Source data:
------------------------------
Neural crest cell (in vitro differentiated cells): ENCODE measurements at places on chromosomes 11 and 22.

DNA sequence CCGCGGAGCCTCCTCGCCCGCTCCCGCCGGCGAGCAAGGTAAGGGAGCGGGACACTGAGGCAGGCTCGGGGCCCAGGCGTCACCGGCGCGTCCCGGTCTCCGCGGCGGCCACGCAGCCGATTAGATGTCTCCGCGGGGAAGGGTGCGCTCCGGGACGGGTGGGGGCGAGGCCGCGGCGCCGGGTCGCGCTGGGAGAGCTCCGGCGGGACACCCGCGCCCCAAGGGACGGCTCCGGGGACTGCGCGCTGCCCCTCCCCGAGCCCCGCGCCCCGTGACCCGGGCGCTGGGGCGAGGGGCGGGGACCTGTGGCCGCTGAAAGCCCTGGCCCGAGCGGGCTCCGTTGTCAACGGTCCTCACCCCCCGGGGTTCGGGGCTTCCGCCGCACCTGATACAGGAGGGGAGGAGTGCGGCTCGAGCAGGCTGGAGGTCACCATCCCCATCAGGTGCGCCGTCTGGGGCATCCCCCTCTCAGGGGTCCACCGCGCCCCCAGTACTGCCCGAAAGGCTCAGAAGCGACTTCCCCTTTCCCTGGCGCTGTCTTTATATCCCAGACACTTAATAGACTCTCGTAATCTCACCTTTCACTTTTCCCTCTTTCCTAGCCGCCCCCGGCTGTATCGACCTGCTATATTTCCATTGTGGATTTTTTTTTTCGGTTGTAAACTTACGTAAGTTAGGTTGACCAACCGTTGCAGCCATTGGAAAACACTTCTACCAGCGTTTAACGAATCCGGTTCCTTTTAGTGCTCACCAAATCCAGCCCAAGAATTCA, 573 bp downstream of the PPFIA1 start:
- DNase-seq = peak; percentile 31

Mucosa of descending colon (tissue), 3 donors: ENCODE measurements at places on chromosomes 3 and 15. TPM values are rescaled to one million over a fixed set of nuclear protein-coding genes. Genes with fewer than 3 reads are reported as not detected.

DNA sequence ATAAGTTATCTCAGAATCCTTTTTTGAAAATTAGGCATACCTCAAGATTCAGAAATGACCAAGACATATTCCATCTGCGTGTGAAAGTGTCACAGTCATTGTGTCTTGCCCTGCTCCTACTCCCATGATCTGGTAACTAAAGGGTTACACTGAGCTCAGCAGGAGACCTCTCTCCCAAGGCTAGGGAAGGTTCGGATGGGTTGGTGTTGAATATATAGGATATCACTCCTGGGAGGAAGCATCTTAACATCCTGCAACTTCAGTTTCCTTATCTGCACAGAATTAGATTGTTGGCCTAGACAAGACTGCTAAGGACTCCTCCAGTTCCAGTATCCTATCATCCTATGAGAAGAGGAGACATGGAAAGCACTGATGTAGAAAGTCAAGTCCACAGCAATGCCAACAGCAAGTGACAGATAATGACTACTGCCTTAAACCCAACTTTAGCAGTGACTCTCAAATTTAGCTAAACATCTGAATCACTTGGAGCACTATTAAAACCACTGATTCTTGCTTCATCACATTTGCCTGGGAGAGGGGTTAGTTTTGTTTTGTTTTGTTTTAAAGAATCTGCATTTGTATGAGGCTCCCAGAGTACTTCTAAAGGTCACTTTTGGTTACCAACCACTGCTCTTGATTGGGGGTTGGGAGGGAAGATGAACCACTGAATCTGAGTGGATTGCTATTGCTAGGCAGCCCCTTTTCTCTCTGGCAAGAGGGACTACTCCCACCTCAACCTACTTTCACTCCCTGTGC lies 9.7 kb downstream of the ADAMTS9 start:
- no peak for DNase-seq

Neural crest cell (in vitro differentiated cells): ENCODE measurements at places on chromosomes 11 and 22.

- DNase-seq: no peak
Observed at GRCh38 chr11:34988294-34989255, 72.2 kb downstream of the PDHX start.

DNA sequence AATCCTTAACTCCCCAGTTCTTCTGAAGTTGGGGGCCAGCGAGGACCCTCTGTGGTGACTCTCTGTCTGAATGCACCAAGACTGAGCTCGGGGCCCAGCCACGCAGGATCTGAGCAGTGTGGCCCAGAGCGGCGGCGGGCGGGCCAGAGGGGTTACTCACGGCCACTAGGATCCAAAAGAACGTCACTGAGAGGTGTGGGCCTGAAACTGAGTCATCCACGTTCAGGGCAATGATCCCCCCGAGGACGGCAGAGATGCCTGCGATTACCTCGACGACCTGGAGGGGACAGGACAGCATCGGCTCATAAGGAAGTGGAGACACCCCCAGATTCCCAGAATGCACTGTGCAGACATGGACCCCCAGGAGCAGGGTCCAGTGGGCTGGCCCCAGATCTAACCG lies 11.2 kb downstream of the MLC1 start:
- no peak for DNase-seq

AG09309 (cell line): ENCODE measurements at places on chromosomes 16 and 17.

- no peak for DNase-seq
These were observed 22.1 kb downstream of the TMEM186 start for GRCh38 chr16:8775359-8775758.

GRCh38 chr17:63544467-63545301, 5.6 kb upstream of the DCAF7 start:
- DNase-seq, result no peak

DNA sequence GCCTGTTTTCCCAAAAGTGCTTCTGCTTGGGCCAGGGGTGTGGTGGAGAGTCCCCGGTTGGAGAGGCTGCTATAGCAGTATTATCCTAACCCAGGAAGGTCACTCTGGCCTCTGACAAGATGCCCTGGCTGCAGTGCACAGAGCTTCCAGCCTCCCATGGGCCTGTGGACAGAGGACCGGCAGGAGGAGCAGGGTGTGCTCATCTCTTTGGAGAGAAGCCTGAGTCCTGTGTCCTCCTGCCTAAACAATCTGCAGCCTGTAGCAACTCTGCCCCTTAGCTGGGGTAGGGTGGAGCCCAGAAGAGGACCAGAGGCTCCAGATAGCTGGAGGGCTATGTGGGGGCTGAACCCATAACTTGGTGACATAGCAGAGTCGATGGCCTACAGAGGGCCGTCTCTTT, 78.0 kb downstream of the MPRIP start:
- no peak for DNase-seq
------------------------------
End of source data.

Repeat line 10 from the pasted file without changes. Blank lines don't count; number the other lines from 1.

DNA sequence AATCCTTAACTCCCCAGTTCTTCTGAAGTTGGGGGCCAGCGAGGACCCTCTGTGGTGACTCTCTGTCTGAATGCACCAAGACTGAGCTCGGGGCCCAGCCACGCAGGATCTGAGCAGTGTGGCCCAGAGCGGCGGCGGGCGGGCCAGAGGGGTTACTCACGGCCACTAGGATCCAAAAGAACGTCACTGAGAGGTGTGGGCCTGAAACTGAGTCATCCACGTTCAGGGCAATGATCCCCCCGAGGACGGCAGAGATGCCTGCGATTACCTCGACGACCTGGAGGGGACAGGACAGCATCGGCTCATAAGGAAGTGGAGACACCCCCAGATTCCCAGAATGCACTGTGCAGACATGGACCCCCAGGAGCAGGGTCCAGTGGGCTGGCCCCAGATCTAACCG lies 11.2 kb downstream of the MLC1 start: